I think I started my room from scratch, about two years ago, it is documented somewhere here on QQ, I feel like it never ends as we strive for audio nirvana.
I am currently working with Mitch Barnett, creating filtersets that are added to my JRiver software, for 2.1, 5.1 and 4.0 zones, that are all analog outs. He will work with me at a later date for HDMI outs for ATMOS, a little more challenging. I got time, no need to rush.
My biggest thing for me personally to overcome is the tinnitus hearing, really scorching guitars and vocals bother my ears. All these tweeks help with the tinnitus.
One thing that is very cool I think is I can listen to music louder, because my ears aren't ringing off the charts. Historically, except my youth I am not a loud listener, I like the volume easy and mellow, but I know for sure now when pumping up the volume I can handle it better.
When I go to live concerts I wear earplugs.


Good luck I know you will be happy.

View attachment 102667
GREAT job Markie. Experimentation with room enhancements certainly paid off big time for you!

I noticed you have two subs flanking your B&W front speakers.

When I installed my new system recently, I was overwhelmed at the sheer amount of DEEP bass coming out of my REAR SUBS [both REAR speakers contain phase aligned self powered subs]. By placing both subs in the front you are robbing yourself of the ample bass present in the rears.

I don't know if your McIntosh pre/pro has a provision for a rear sub but after all these years of listening to music, I was unaware that those remix engineers placed such a preponderance of deep bass in the rear channels. When remixing the Flaming Lips Yoshimi Battles the Pink Robots, Elliot Scheiner loaded the rear right channel with incredibly deep bass. Man, was I flabbergasted!

Live and LEARN!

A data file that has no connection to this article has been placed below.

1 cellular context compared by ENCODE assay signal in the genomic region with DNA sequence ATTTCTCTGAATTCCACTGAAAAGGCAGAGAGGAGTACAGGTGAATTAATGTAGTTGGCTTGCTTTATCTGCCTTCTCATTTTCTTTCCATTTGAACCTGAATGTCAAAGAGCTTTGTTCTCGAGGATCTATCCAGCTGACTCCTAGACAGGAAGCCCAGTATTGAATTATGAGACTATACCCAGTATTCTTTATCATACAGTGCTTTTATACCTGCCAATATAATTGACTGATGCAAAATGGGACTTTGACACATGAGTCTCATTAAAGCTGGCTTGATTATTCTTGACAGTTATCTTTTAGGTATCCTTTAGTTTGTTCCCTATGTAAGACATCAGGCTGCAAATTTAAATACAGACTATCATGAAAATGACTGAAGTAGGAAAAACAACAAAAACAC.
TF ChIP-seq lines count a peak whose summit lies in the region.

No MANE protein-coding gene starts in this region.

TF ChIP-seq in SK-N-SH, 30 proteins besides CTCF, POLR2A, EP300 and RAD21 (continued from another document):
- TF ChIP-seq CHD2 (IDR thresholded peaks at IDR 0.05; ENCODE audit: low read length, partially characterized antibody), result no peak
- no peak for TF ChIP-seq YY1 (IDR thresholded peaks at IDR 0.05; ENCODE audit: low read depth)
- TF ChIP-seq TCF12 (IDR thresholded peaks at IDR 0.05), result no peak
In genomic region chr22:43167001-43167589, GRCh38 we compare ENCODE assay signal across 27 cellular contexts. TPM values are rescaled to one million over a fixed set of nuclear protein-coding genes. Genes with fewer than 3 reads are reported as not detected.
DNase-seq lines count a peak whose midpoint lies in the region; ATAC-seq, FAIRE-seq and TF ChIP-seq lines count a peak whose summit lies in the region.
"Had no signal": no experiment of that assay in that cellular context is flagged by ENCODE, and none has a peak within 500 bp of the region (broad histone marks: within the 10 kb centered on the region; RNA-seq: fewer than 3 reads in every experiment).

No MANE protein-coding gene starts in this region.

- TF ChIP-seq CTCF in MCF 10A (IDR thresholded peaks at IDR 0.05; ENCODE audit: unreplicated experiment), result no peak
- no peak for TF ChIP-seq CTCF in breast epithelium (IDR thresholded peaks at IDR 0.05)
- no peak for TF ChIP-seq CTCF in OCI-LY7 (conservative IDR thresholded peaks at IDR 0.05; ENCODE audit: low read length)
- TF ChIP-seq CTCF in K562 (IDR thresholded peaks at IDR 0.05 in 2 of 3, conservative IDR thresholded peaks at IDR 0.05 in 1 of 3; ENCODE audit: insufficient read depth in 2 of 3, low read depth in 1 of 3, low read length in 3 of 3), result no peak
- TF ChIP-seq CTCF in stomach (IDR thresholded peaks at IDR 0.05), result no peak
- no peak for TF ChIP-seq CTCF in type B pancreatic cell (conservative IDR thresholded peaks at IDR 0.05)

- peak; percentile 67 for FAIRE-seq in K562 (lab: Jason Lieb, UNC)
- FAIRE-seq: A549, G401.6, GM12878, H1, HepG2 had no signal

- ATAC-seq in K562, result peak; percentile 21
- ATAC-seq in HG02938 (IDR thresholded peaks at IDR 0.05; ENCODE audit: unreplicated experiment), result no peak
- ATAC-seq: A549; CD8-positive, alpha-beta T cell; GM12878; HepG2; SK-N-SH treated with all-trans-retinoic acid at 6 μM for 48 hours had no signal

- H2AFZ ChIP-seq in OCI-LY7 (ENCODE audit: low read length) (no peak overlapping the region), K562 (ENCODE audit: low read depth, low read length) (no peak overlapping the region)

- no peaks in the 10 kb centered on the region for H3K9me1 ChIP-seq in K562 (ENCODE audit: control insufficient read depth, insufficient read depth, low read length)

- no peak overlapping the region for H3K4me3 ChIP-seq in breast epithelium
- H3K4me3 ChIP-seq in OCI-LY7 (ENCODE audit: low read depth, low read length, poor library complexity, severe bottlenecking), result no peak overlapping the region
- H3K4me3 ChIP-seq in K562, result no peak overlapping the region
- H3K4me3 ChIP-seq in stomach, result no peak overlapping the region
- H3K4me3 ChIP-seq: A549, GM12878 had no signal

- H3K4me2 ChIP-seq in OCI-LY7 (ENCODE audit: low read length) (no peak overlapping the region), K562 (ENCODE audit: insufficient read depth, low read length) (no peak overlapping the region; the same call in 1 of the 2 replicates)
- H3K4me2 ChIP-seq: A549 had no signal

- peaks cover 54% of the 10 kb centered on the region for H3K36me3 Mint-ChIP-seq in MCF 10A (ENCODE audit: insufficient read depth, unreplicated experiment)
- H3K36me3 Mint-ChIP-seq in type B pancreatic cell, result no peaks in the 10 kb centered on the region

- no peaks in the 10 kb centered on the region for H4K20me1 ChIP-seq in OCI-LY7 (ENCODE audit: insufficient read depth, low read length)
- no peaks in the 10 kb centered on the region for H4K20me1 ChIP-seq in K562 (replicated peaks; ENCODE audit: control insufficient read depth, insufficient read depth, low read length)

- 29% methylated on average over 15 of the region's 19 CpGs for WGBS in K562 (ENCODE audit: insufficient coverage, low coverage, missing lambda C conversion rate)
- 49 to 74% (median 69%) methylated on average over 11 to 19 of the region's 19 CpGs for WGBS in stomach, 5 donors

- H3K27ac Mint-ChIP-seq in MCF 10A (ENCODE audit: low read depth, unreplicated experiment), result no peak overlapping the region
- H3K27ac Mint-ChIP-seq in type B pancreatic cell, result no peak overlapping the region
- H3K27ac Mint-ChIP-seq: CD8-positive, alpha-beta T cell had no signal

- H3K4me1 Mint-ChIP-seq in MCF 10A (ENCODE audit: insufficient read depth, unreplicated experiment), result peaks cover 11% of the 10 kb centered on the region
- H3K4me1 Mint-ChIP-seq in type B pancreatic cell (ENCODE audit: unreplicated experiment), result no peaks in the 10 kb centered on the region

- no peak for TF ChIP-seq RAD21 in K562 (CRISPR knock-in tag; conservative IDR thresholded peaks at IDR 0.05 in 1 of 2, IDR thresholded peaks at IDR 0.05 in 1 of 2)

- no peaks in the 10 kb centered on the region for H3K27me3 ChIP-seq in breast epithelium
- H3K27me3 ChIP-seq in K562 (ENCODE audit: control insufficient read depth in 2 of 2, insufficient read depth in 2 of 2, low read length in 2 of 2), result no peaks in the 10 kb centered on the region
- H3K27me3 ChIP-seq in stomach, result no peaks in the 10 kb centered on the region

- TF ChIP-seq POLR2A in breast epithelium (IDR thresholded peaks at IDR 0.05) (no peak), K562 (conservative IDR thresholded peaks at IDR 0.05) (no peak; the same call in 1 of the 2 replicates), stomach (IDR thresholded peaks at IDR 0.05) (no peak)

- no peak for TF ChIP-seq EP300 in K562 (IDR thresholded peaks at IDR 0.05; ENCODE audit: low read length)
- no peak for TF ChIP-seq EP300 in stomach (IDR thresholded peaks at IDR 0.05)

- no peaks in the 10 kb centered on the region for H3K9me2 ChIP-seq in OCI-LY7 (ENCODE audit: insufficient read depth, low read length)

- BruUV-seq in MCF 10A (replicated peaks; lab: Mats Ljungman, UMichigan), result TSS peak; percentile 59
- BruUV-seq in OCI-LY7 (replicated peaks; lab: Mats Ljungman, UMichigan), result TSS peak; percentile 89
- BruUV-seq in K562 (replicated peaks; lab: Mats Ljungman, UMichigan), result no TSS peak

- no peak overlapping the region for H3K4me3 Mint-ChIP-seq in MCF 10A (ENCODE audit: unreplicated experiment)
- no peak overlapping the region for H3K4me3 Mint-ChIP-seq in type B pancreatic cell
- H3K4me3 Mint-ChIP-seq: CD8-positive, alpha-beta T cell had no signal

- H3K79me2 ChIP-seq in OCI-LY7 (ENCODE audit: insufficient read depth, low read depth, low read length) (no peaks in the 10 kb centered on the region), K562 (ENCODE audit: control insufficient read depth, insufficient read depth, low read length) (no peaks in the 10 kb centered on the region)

Thank you Ralphie, the only drag in audio is listening, unlike back in the day when stereo was king in all houses, is that we can't walk a couple blocks and listen to someone's new rig and records.
My biggest fear is I think my rig sounds great and someone knowledgeable comes by and says this sounds like shit, :ROFLMAO: , boy that would be a let down, but so far everyone gives it a (y).
My subs are confusing. I was really lucky, right when I purchased them, the Northern Calif rep from REL, Paul Magee was in town, heard what I was doing and actually came to my house and helped me for about 45 mins.
He told me in his house he had pillows behind his subs.
The front left in picture is LFE connected, the rear right (not shown in picture) is LFE connected, they are angled facing each other, to really fill the nulls (voids) in the bass as it is a small room. Both connected also with High Frequency cable.
The front right sub is not connected LFE, it is connected to the center channel amp speaker connection. This helps with low end mostly dialog watching TV, but it definitely picks up with 5.1 and Atmos.
I ordered this VERY COOL MCINTOSH RACK, the 3 space rack (first picture is the two space). I think end of March arrival.
I might bring my subs inside and the speakers outside, always fucking around, chasing the 🌈.

Sorry OP, us old timers always screw up a thread and go off topic. I tell myself, at one time I was a beginner, and I try to be helpful to others whether communicating or lurking.
 
I discovered that shelves full of books, records, CDs, and DVDs go a long way toward taming a room.
Definitely true that the more you have in the room, the more it will deaden those nasty highs except that you may have to be careful what you put at the reflection points. For instance, in my room one of my windows was right at one of the reflection points. This can really be a bad thing. I ended up just placing an acoustic panel against it and closing the drapes. This solved that issue. But indeed, not every solution has to cost thousands. One can definitely work with what you can afford.
 
I swear by the 2 pairs of Shaki Holograms I just inserted into my new system. Even after having the room professionally EQed by a Meridian rep, I experimented with placement and wallah ...MUCH BETTER SOUND hands down!